It’s time for Jela’s Rant For The Day, The One In Which She Tries To Be A Smartass And Rant At Someone Who Don’t Exactly Read Her Blog And, What Exactly Is The Point Of This Post?
Someone’s comment on the song “One of Us” by Joan Osbourne: “Ang stupid naman ng song na yan! God is one of us? Eh di hindi na siya God!”.
Exactly the point of the song! The song is inviting us to imagine how God would be if He's like us (“What if God was one of us?”). And anyway, the song is not a critique against God, but a song about His believers (at least that’s how I understood it). It’s simple, really: would we still worship God if He is just like us – imperfect, truly human? If we take away His mystery (“if God has a name, what would it be?...”; “if God has a face, what would it look like?...”), would we still believe?
Through this post I am going to bore you all by discussing something I watched on the National Geographic Channel.
I watched “Fight Science” last Saturday and it was both educational and entertaining for me. It was awesome the way they combined martial arts, motion-capture technology and biomechanics science to, in their words, “find out which discipline has the hardest hits, the fastest moves and the deadliest weapons”. Personally, I was too engrossed with the way they were beating the shit out of the crash test dummies to properly watch, but a lot of things stood out for me.
They have representatives from the various martial arts disciplines like boxing, muay thai, ju-jitsu, karate, taekwondo, kung fu and ninjitsu. My moment of ignorance came when a Filipino fighting technique, kali, was shown, and my reaction was “Huh? Never heard of it!”. I guess I was more familiar with the term arnis.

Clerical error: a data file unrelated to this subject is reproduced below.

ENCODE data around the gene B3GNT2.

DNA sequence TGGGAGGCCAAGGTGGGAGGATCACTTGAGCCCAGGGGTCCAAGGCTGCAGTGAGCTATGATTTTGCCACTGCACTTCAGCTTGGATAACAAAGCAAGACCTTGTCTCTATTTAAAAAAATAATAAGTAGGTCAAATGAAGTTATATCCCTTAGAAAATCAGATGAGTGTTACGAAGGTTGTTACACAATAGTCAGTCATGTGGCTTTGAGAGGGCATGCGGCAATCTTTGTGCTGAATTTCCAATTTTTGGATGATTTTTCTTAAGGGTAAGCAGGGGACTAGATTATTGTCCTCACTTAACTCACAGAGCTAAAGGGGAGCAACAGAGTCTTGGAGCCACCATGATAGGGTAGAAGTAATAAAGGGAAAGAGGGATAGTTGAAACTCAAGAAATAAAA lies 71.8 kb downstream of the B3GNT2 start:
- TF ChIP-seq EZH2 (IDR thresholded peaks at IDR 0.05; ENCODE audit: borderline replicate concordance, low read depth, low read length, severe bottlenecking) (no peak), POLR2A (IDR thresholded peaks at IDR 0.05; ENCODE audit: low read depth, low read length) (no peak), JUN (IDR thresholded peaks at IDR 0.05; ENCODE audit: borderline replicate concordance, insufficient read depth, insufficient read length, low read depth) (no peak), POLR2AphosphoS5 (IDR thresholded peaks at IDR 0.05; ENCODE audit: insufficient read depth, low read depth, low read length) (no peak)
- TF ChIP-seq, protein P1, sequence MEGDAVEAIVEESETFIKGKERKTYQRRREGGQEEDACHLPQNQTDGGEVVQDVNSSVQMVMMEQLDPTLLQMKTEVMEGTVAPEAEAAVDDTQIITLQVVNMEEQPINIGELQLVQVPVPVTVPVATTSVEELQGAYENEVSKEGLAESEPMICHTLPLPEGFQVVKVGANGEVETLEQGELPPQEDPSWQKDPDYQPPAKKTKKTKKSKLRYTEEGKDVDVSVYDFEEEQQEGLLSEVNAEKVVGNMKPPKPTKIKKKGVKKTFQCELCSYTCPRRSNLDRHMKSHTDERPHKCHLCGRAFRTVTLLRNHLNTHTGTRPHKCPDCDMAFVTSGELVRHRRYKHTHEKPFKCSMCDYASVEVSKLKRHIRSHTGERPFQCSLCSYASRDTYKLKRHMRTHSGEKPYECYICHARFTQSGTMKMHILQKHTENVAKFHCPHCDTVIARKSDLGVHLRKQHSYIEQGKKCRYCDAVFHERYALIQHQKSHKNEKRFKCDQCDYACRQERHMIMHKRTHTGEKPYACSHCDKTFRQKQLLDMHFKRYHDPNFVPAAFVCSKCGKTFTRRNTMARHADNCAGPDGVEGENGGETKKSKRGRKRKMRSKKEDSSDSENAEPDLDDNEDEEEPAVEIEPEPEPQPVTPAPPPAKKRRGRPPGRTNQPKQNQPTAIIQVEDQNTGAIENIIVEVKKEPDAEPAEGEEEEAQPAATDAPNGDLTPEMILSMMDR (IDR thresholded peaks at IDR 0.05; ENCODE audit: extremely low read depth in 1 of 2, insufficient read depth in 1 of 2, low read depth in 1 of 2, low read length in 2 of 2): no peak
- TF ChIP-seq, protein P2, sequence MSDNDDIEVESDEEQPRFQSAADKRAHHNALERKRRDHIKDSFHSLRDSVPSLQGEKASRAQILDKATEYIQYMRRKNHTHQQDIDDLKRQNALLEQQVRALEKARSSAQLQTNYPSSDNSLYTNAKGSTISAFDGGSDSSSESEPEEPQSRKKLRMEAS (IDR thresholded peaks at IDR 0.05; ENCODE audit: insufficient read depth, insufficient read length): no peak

“Kung ikaw ang papipiliin, ano ang mas gusto mo: ang matsismis na bakla o ang matsismis na pumapatol sa bakla?”
That was a question posed to a contestant of a reality talent search competition. It just struck me as a really obnoxious question.
I know I’ve always said that given a choice, I’d rather be a man. Yet if there’s one thing about being female I’m thankful for, it’s that my sexuality is not questioned as much as most men’s are.
Time Waits For No Man
At certain points in our lives, we come to live for a particular year or event in our future. At least, that has been the case for me.
When I was about four or five years old, I was looking forward to being a doctor at the age of twenty five. For me, my life ends when I become a doctor at that age; I can’t imagine life beyond that.
When I was in elementary, I no longer wanted to be a doctor. I just can’t wait to reach college. When you’re in primary school, studying in college seemed to be the height of cool. For me, my life ends when I reach college; I can’t imagine life beyond that.
When I was twelve, a high school freshman and at the height of some silly infatuation, I can’t wait to reach the age of eighteen. At that age, I would be allowed to have a boyfriend and my crush at that time promised to wait until that day. For me, my life ends when I reach eighteen and can be with the one I love; I can’t imagine life beyond that.
Have you noticed how Viggo Mortensen gets hotter the filthier he gets?
You know, I have a reputation to protect. I am tough, bordering on the cynical. I’m a realist, damn it.
And yet, I always, always find myself sinking into the deepest pits of SHALLOW.
Boys. All because of boys.
Boys bring out my dark, superficial side.
Some people think I’m scared of dead people because when I go to wakes, I never approach the deceased’s casket. I don’t know if that is considered bad manners, which is why I’m not comfortable going to wakes.
The real reason is this: I don’t want my last memory of that person be of him/her lying down dead in his/her coffin.
Do you notice how it seemed like happiness is fleeting but grief is all-consuming?